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Publication numberUS2789903 A
Publication typeGrant
Publication dateApr 23, 1957
Filing dateSep 2, 1954
Priority dateSep 2, 1954
Publication numberUS 2789903 A, US 2789903A, US-A-2789903, US2789903 A, US2789903A
InventorsJohn C Lukman, Irving E Muskat
Original AssigneeCelanese Corp
Export CitationBiBTeX, EndNote, RefMan
External Links: USPTO, USPTO Assignment, Espacenet
Process for production of shaped articles comprising fibrous particles and a copolymer of vinyl acetate and an ethylenically unsaturated acid
US 2789903 A
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Description  (OCR text may contain errors)

United States Patent Q PROCESS FOR PRODUCTEON F SHAPED ARTE- CLES COMPRISING FIBROUS PARTICLES AND A COPOLYMER OF VINYL ACETATE AND AN ETHYLENICALLY UNSATURATED ACID John C. Lukman, Morristown, and Irving E. Muskrat, Plainfield, N. 1., assignors to Celanesc Corporation of America, New York, N. Y., a corporation of Delaware No Drawing. Application September 2, 1954, Serial No. 453,949

Claims. (Cl. 92-41) This invention relates to the production of shaped articles and relates more particularly to the production of shaped articles of fibrous material.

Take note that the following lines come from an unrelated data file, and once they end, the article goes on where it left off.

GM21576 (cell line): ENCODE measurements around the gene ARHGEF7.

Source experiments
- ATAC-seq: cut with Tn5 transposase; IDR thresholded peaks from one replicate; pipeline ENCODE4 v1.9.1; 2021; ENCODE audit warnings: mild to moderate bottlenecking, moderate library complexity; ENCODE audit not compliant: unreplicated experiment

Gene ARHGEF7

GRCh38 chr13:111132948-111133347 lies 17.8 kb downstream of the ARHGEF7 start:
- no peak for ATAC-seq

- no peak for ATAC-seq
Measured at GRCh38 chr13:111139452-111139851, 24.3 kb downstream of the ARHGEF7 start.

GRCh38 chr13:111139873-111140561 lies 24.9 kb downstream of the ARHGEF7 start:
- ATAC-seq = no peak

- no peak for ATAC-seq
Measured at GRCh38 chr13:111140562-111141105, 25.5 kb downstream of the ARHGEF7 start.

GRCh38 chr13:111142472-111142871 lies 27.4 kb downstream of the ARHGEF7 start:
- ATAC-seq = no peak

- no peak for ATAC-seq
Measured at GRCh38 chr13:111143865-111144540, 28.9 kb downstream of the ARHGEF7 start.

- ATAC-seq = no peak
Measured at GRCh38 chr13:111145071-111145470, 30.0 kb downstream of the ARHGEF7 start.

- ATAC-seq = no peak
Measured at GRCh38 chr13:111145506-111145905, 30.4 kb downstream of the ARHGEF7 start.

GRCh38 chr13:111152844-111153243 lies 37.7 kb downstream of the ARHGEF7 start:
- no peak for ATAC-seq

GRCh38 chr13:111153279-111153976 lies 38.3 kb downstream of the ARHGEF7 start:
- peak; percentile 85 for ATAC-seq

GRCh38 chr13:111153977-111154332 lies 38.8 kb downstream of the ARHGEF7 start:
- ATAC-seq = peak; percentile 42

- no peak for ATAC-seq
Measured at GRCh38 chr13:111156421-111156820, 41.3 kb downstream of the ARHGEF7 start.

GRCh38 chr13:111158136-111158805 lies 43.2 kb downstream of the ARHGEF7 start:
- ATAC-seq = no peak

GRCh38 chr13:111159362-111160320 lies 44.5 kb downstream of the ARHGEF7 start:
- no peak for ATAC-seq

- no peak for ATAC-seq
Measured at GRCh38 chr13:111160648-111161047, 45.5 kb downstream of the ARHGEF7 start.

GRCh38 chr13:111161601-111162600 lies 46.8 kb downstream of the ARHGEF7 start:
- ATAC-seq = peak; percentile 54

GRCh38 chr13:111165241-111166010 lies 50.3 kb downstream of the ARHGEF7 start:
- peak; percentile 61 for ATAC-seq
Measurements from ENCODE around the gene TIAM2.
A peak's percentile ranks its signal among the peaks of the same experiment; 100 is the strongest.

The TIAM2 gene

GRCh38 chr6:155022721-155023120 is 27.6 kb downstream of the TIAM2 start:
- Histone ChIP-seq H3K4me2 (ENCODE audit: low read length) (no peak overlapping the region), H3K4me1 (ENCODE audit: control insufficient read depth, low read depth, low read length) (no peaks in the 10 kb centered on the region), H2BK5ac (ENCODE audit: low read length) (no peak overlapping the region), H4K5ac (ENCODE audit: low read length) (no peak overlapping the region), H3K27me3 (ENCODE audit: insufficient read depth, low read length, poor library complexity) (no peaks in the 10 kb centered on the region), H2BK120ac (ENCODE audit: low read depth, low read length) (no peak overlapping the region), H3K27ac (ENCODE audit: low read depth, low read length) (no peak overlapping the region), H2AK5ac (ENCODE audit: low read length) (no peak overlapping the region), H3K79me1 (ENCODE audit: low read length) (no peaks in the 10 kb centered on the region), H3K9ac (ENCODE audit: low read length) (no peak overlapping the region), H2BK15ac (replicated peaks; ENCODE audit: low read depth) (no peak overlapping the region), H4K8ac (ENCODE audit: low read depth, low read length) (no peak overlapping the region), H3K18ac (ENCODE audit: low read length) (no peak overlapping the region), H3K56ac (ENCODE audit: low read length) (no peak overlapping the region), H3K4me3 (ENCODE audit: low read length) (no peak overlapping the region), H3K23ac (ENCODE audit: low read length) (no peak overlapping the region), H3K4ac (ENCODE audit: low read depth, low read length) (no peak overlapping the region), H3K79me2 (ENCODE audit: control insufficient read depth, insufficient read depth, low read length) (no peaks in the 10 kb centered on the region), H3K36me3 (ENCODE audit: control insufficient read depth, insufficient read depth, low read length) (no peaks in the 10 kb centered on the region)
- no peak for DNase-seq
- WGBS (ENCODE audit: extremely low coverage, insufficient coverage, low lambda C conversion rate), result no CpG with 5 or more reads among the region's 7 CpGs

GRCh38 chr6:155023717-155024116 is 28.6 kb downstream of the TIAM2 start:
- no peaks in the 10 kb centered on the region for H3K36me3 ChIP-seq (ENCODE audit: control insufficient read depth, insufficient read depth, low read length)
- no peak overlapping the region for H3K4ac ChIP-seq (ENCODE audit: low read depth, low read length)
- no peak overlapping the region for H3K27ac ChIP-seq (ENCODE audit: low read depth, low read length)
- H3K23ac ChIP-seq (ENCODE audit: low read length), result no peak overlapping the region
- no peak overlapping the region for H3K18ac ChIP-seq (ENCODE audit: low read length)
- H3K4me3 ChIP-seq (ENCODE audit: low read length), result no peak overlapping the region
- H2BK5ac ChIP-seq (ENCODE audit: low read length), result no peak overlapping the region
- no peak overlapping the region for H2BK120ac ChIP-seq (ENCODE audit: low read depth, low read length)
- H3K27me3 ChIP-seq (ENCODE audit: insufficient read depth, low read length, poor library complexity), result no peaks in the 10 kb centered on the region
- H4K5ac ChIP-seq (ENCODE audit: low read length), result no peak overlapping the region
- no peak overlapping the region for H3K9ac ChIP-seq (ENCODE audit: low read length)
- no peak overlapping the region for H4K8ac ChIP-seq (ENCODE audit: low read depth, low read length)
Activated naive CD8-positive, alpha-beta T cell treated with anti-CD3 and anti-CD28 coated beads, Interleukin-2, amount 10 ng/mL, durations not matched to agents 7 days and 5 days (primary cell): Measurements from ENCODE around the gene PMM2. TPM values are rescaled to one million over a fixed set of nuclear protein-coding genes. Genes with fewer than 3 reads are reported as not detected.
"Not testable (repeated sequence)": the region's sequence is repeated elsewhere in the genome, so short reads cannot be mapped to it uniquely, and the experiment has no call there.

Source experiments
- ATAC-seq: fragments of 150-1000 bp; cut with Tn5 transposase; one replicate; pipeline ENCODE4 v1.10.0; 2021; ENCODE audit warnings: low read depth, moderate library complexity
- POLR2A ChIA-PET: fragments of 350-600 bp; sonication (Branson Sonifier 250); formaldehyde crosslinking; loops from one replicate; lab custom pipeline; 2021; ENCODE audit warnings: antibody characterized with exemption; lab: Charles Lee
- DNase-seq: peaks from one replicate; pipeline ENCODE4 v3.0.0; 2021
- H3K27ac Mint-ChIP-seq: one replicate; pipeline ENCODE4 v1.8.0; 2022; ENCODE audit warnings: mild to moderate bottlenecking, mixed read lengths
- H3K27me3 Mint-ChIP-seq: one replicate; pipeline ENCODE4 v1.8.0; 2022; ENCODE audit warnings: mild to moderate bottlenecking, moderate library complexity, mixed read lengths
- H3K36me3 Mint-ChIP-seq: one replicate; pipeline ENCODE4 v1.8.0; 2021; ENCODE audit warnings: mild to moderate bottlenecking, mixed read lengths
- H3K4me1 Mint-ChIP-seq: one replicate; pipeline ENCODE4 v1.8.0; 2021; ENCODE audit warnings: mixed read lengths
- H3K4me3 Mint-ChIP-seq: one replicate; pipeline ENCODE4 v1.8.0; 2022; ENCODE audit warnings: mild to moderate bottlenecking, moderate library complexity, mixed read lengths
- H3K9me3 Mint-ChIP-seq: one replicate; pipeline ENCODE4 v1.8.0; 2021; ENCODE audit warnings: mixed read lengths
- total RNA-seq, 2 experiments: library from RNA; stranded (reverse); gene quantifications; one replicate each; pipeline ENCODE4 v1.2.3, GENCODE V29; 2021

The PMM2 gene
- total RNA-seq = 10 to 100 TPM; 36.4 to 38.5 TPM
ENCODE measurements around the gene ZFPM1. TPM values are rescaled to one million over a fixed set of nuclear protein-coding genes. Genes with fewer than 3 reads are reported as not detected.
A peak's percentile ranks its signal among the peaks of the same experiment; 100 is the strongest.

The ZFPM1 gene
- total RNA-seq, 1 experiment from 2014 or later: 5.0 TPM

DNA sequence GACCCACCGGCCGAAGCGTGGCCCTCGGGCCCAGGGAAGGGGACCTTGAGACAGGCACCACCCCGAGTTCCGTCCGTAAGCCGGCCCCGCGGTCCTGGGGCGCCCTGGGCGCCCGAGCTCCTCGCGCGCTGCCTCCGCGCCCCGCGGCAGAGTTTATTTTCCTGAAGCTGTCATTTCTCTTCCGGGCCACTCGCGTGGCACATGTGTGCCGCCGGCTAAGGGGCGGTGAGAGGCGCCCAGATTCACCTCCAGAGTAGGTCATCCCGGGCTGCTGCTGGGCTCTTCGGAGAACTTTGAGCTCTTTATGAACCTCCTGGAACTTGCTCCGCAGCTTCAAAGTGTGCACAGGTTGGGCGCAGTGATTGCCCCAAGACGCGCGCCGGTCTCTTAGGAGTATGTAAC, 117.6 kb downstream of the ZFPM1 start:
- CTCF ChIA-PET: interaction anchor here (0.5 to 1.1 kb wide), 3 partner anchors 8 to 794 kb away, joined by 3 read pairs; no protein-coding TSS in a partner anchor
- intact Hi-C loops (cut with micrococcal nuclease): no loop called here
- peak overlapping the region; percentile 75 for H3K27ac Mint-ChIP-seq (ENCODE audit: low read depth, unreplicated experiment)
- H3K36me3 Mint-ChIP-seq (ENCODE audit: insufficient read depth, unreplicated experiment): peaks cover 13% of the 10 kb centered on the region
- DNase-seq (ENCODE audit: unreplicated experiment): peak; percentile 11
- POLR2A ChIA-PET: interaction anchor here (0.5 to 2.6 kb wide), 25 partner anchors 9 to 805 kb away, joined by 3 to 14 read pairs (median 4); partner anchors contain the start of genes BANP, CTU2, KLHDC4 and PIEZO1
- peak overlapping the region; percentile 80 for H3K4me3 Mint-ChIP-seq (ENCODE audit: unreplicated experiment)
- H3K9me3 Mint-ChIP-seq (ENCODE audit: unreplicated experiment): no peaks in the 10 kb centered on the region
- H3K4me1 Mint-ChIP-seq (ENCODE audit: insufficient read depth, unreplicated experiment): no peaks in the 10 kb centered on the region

it is an object of this invention to provide a novel and economical process for the production of shaped articles of fibrous material.

Other objects of this invention will be apparent from the following detailed description and claims.

In accordance with this invention there is prepared an aqueous slurry containing fibrous particles and a waterinsoluble polymer of vinyl acetate. This slurry is placed in contact with a foraminous element, such as a screen, and is subjected to pressure for the removalof most of he water of said slurry through the apertures of the foruminous element. The resulting shaped article is dried and then pressed at an elevated temperature.

The aqueous slurry employed in the practice of this invention is prepared advantageously by adding an aqueous dispersion of a polymer of vinyl acetate to a suspension of the fibrous particles in water or, if desired, to the water used for making said suspension of fibrous particles. The proportion of the dispersion of polymer of vinyl acetate is suitably such that there are present about 2 to 50 parts, preferably about 3 to 20'parts, by Weight of said polymer for each 100 parts by weight of the fibrous particles. The proportion of fibrous particles in the slurry may be varied Widely. Thus, the slurry may contain about 0.25 to 20%, preferably about 0.5 to 5.0%, by weight of fibrous particles.